This is built from a V&T Shops kit. V&T Shops products were acquired by Wiseman, but I don’t think this car is still available. I got the kit for free, and because of that I tried to use as much of the original as I could. The underbody work was first. Some of the thinner cross members were broken, and some were missing compared to the prototype info I had (Thompson’s SP Freight Cars vol. 3).
The urethane parts were already red, so it is easy to see where I used styrene to fill in some missing parts. The brake components on the prototype are on plate brackets. The kit gave no indication of how to mount these to the body. I used blocks instead of the plate brackets. The bolsters in the kit had a solid pin, and then a piece of flexible tubing that was supposed to hold the truck onto the bolster. I drilled these out and tapped them before applying to the car. The other challenge is that the brake levers do not pass through the beam – there are two separate pieces. I glued these in place with CA, and with the rods attached here and glued into the holes in the cross members, I am hopeful they will stay in place. Several of the tie-down pockets crumbled while I was handling them, so I built up new ones with styrene strips. There is no hole through them, but that is not easily visible.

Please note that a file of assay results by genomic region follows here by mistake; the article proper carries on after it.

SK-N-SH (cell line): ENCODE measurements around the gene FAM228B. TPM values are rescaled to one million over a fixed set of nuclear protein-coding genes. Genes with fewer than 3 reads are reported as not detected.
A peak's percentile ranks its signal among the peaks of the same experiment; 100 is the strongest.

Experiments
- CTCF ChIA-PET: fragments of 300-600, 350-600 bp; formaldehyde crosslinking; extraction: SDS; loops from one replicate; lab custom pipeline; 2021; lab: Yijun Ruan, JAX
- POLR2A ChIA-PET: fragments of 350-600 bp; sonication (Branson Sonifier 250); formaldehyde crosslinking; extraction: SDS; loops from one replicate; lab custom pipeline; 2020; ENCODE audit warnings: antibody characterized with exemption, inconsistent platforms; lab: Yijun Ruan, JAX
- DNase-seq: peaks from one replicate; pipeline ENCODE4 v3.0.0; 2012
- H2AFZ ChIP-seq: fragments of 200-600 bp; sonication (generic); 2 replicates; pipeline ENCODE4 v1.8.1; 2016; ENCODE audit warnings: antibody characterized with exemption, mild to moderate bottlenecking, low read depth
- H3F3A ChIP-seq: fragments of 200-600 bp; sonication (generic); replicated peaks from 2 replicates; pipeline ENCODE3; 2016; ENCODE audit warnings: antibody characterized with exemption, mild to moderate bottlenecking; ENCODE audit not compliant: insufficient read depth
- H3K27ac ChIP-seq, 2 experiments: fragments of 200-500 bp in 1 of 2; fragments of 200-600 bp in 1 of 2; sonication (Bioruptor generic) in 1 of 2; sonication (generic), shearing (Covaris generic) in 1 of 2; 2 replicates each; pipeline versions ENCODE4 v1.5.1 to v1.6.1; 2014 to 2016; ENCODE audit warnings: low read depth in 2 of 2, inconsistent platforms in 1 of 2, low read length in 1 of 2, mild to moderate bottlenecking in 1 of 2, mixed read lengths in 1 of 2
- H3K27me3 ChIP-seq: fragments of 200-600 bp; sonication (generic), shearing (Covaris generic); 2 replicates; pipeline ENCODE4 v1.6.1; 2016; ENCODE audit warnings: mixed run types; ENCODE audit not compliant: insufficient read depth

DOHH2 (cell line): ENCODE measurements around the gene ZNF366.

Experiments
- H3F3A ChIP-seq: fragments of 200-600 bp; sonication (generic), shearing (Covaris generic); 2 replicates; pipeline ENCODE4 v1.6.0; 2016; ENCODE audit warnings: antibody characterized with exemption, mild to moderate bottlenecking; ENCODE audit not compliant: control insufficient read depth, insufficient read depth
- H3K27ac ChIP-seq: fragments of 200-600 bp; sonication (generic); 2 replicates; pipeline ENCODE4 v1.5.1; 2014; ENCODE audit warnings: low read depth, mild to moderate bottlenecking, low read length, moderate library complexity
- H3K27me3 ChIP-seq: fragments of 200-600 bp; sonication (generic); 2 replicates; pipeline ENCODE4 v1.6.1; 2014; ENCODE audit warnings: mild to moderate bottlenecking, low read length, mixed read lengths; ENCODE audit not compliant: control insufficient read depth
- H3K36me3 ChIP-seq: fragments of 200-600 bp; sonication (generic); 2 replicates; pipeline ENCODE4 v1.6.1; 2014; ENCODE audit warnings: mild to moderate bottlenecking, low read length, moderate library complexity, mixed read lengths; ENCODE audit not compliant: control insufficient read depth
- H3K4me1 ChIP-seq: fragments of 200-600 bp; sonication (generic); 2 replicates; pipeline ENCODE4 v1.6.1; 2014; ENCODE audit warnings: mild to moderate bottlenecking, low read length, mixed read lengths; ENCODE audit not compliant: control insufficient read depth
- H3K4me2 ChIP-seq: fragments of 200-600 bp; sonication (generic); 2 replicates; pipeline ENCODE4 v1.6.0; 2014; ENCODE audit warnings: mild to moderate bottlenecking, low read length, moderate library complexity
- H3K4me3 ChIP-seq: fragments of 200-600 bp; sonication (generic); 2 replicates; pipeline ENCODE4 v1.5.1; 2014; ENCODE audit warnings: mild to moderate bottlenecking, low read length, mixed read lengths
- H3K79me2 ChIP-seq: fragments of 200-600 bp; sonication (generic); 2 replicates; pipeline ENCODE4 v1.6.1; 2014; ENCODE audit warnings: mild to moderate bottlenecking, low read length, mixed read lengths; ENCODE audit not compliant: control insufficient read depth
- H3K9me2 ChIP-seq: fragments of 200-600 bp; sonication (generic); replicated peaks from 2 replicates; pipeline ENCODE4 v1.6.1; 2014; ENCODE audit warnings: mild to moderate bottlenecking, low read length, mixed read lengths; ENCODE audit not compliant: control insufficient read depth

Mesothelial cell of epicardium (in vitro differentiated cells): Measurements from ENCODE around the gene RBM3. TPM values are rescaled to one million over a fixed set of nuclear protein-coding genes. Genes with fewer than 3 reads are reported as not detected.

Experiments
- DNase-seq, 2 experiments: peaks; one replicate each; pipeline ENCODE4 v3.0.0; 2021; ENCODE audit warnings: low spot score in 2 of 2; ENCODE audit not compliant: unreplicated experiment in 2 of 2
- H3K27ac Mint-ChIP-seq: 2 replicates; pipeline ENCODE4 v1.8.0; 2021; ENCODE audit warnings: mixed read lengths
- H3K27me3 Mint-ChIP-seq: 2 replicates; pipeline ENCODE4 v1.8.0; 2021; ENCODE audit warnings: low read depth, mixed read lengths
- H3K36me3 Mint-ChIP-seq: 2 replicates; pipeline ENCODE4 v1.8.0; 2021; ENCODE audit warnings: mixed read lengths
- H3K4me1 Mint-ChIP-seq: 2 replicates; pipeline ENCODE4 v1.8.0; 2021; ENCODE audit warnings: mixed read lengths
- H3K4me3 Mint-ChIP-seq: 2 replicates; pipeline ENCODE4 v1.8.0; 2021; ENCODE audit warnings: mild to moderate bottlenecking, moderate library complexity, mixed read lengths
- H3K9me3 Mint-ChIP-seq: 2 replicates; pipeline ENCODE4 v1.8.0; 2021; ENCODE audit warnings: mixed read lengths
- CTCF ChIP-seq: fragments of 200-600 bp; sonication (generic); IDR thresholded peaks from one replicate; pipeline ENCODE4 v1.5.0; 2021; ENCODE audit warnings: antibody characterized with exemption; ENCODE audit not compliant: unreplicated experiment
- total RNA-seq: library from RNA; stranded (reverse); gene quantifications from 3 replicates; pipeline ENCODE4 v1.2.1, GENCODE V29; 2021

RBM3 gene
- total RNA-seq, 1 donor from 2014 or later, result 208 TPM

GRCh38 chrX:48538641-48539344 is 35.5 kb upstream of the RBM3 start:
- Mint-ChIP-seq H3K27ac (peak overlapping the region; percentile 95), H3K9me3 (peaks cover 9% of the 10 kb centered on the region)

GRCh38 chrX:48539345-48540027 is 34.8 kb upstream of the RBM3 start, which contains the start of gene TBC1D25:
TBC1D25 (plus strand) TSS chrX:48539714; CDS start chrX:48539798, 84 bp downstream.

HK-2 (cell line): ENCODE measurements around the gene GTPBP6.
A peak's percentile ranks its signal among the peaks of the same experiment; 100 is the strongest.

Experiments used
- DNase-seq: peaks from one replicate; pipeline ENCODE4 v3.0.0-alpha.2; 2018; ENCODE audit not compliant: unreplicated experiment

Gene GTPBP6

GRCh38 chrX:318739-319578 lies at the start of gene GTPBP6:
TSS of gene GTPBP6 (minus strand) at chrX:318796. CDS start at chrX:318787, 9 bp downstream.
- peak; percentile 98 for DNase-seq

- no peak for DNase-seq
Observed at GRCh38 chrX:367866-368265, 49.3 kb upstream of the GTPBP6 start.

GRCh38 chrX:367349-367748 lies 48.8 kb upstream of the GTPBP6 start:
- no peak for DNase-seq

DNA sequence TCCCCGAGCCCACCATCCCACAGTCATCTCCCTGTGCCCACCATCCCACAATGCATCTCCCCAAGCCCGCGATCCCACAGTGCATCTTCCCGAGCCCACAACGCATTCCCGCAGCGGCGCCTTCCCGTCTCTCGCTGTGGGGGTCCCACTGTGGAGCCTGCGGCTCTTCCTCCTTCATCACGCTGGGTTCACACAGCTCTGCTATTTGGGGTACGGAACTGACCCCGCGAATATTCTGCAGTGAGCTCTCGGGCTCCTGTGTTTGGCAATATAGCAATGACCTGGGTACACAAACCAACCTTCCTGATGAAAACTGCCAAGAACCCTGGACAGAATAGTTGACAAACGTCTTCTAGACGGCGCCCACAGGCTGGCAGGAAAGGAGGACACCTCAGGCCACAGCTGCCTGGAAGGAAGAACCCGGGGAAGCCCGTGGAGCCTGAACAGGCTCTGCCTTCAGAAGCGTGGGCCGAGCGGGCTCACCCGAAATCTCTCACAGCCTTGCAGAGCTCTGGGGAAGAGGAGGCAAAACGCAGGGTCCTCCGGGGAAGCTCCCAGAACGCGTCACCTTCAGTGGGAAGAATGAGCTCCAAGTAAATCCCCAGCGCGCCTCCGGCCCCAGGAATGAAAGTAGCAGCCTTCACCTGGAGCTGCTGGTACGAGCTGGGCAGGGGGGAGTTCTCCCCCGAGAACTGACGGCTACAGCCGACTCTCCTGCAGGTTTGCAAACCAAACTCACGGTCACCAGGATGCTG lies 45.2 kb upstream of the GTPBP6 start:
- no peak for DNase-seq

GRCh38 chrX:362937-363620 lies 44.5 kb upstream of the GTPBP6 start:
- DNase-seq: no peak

The ends received my usual treatment, added bolt and washers above the grabs, KD couplers with pins cut off, brake hose, and brass stirrups.
I painted the body after masking off the deck (per the kit instructions), and applied a hodgepodge of decals to get the lettering. I wasn’t satisfied with the deck, which is “pre-weathered” in the kit. Following Lee Turner’s method, I repainted the deck. This involves painting individual boards with varying shades of grey, then painting over this with thinned brown oil paints. This was my first time with this, and maybe came out a bit too yellow, but it looks a lot better than the original kit.
Now I needed a load, and having no imagination, I copied a picture in Thompson’s book, on p.257. The pipes are Evergreen tubing. The walls are too thick, so I use a drill bit to ream out the ends. I cut the spacers on a laser (I don’t know how else I could have done this) and assembled it with bands in the pattern in the picture. I drilled holes through the pockets for the tie-downs and used flat brass bar for these. The pipes are painted with Krylon’s Chalky Finish, Anvil Gray, which is very close in color to PollyScale Weathered Black. It is more flat than it appears in these photos.
I weathered the body with thinned acrylic paints, raw sienna and some other brown and gray mixes, attached the load to the car, and off it goes.